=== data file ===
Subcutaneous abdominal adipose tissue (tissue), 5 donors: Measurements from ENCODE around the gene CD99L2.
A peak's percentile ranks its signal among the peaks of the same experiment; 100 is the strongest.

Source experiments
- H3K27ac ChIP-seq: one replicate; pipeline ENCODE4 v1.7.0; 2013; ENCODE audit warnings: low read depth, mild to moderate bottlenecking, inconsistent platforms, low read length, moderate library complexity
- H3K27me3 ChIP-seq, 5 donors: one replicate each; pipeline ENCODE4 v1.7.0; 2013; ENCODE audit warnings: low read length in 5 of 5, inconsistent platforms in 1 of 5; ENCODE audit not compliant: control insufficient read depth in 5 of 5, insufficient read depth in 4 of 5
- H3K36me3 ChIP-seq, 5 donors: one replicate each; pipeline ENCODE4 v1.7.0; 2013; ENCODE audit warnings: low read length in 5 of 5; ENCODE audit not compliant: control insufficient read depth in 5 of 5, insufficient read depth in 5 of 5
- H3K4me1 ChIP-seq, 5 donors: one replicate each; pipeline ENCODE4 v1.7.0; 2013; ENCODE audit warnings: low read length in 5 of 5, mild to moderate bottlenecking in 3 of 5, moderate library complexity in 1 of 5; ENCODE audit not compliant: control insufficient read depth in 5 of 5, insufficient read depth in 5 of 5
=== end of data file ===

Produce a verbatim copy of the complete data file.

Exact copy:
Subcutaneous abdominal adipose tissue (tissue), 5 donors: Measurements from ENCODE around the gene CD99L2.
A peak's percentile ranks its signal among the peaks of the same experiment; 100 is the strongest.

Source experiments
- H3K27ac ChIP-seq: one replicate; pipeline ENCODE4 v1.7.0; 2013; ENCODE audit warnings: low read depth, mild to moderate bottlenecking, inconsistent platforms, low read length, moderate library complexity
- H3K27me3 ChIP-seq, 5 donors: one replicate each; pipeline ENCODE4 v1.7.0; 2013; ENCODE audit warnings: low read length in 5 of 5, inconsistent platforms in 1 of 5; ENCODE audit not compliant: control insufficient read depth in 5 of 5, insufficient read depth in 4 of 5
- H3K36me3 ChIP-seq, 5 donors: one replicate each; pipeline ENCODE4 v1.7.0; 2013; ENCODE audit warnings: low read length in 5 of 5; ENCODE audit not compliant: control insufficient read depth in 5 of 5, insufficient read depth in 5 of 5
- H3K4me1 ChIP-seq, 5 donors: one replicate each; pipeline ENCODE4 v1.7.0; 2013; ENCODE audit warnings: low read length in 5 of 5, mild to moderate bottlenecking in 3 of 5, moderate library complexity in 1 of 5; ENCODE audit not compliant: control insufficient read depth in 5 of 5, insufficient read depth in 5 of 5